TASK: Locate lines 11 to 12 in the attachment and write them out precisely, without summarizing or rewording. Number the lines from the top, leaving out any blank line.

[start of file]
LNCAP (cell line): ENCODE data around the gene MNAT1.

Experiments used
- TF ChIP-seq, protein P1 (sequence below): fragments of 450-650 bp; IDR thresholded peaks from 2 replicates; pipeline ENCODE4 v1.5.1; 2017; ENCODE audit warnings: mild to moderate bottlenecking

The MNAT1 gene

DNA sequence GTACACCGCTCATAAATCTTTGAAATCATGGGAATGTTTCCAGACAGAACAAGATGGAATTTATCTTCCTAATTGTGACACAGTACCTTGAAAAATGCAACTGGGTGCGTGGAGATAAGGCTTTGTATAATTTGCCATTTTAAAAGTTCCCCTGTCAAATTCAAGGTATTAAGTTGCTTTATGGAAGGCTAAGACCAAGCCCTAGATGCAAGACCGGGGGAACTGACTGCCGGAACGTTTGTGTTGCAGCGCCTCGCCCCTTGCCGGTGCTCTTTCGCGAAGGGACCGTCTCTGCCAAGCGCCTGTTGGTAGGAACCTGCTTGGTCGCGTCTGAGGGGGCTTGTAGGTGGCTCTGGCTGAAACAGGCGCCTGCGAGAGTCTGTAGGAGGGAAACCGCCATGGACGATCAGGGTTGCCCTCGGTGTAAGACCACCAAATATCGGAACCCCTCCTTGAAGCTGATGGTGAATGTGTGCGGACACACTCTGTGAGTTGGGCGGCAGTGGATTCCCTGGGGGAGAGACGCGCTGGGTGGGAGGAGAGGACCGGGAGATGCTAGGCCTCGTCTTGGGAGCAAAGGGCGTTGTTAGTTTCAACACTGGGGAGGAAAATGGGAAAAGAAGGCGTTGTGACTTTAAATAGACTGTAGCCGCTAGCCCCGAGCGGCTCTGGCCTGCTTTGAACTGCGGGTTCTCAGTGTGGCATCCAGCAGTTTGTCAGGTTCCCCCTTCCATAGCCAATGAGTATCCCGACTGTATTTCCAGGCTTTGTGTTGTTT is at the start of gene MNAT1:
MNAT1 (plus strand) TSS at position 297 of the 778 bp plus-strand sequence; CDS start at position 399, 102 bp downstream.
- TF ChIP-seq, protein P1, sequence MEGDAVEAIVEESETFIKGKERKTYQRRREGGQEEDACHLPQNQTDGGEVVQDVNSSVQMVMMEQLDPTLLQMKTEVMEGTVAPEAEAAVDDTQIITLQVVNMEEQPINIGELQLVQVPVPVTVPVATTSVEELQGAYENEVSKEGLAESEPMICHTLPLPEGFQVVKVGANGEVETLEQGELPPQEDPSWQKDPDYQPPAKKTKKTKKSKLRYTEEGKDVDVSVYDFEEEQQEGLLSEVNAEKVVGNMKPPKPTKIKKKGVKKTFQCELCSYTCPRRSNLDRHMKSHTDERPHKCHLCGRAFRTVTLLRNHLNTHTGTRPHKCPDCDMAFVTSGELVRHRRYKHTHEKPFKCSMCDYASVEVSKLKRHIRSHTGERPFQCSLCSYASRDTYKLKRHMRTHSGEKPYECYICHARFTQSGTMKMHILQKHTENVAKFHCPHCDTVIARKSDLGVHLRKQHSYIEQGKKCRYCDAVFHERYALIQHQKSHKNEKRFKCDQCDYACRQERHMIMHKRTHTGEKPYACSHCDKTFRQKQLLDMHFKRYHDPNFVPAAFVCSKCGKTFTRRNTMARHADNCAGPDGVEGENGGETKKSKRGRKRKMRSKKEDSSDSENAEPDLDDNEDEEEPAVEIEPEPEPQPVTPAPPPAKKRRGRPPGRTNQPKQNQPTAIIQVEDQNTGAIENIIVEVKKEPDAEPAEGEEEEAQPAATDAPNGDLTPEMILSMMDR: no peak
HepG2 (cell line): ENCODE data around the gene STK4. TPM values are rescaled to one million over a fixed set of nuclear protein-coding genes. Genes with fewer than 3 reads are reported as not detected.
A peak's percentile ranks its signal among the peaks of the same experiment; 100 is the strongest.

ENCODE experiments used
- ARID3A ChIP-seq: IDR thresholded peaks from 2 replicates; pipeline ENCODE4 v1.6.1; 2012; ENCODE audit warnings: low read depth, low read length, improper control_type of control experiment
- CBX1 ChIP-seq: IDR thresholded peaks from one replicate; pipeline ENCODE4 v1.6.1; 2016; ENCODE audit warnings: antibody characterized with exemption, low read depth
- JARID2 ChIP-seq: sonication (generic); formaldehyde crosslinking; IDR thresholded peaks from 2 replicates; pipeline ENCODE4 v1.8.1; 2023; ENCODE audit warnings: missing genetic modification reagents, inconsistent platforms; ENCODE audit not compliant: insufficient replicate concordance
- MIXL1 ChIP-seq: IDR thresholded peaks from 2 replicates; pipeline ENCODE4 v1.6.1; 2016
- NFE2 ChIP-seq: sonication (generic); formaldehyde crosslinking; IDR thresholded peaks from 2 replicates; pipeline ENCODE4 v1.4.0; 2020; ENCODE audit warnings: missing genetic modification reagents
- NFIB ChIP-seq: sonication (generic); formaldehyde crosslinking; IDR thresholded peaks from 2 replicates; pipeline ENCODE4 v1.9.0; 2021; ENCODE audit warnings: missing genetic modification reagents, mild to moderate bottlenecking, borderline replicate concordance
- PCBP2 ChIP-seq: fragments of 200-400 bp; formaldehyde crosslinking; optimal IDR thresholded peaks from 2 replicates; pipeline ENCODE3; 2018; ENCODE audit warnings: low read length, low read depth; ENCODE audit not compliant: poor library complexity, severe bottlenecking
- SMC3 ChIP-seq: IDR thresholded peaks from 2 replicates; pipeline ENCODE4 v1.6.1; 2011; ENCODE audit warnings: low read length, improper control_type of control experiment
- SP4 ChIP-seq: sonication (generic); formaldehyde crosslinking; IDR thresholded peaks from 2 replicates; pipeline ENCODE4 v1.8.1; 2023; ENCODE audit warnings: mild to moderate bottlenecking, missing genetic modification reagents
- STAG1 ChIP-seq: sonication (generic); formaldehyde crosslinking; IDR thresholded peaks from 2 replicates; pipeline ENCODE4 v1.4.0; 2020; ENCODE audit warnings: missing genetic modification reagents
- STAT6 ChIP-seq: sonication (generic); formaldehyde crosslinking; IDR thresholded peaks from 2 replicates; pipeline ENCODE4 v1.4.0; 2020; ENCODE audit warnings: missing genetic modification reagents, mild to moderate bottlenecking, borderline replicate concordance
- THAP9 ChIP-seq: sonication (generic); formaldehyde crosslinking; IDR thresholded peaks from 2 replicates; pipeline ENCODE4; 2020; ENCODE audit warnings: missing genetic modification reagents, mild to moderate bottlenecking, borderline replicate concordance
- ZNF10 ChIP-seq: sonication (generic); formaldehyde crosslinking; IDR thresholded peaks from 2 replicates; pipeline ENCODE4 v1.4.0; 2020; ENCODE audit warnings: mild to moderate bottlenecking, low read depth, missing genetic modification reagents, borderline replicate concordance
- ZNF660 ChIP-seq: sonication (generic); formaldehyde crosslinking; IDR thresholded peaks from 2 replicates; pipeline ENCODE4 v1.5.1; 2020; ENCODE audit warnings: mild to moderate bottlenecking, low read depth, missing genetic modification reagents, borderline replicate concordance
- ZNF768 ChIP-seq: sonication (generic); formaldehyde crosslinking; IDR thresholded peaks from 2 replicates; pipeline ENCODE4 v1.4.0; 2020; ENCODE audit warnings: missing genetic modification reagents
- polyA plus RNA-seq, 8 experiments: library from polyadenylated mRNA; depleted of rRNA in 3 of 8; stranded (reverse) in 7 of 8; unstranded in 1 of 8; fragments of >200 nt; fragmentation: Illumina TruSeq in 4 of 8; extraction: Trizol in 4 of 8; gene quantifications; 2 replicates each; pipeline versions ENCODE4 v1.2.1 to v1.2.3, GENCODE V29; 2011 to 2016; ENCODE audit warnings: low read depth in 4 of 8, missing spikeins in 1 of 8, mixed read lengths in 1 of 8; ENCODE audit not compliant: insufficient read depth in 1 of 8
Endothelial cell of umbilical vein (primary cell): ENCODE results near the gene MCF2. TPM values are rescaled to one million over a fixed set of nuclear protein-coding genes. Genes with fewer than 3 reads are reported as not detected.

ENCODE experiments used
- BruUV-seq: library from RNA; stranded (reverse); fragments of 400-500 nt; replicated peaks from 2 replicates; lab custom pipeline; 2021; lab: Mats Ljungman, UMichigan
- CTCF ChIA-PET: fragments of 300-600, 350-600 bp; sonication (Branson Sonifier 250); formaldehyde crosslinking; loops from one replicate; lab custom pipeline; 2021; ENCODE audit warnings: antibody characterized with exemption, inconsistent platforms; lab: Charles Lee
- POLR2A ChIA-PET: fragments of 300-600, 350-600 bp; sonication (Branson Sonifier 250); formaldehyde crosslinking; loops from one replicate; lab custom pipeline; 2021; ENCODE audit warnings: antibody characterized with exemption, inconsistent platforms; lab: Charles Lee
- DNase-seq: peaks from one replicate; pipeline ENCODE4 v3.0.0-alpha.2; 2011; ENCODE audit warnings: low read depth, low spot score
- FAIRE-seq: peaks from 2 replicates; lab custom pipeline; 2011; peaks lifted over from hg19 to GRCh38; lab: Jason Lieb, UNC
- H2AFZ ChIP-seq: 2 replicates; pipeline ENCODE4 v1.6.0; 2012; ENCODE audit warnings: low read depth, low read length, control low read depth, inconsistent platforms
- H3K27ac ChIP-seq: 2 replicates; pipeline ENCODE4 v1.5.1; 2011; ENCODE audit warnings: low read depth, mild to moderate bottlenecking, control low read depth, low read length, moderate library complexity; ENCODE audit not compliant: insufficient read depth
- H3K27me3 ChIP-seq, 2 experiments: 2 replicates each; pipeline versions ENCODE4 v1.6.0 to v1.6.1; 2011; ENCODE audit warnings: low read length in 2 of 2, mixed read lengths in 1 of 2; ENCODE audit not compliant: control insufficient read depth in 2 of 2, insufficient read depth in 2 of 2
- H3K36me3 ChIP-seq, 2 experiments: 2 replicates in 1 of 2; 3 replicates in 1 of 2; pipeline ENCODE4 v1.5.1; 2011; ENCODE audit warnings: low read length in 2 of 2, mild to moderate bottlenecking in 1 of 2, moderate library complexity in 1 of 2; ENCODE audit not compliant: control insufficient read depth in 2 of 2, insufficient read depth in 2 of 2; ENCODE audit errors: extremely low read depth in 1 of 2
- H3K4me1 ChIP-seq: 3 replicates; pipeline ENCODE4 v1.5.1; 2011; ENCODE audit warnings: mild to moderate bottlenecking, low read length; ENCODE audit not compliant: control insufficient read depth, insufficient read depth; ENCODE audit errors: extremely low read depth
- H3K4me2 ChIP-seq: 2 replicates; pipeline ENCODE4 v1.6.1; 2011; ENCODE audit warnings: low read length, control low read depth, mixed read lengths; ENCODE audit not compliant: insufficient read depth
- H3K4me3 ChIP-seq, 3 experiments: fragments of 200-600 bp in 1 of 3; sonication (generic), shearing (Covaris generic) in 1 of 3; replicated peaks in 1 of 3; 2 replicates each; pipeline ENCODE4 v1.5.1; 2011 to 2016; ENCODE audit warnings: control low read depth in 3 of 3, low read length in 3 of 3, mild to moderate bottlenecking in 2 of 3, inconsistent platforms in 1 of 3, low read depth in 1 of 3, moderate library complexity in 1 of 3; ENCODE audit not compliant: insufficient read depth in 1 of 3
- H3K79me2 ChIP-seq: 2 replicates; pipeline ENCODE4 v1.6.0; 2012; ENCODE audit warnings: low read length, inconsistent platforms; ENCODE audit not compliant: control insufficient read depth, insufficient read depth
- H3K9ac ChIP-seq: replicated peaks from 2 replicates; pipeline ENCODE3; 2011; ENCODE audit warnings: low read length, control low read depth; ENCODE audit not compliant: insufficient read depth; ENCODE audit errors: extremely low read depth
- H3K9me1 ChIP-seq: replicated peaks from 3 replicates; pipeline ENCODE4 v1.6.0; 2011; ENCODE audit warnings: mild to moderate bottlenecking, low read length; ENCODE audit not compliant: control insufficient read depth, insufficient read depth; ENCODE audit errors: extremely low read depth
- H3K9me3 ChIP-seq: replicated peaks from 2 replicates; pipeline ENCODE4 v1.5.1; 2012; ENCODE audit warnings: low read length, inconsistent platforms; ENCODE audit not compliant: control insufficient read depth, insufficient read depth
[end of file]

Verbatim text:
- ARID3A ChIP-seq: IDR thresholded peaks from 2 replicates; pipeline ENCODE4 v1.6.1; 2012; ENCODE audit warnings: low read depth, low read length, improper control_type of control experiment
- CBX1 ChIP-seq: IDR thresholded peaks from one replicate; pipeline ENCODE4 v1.6.1; 2016; ENCODE audit warnings: antibody characterized with exemption, low read depth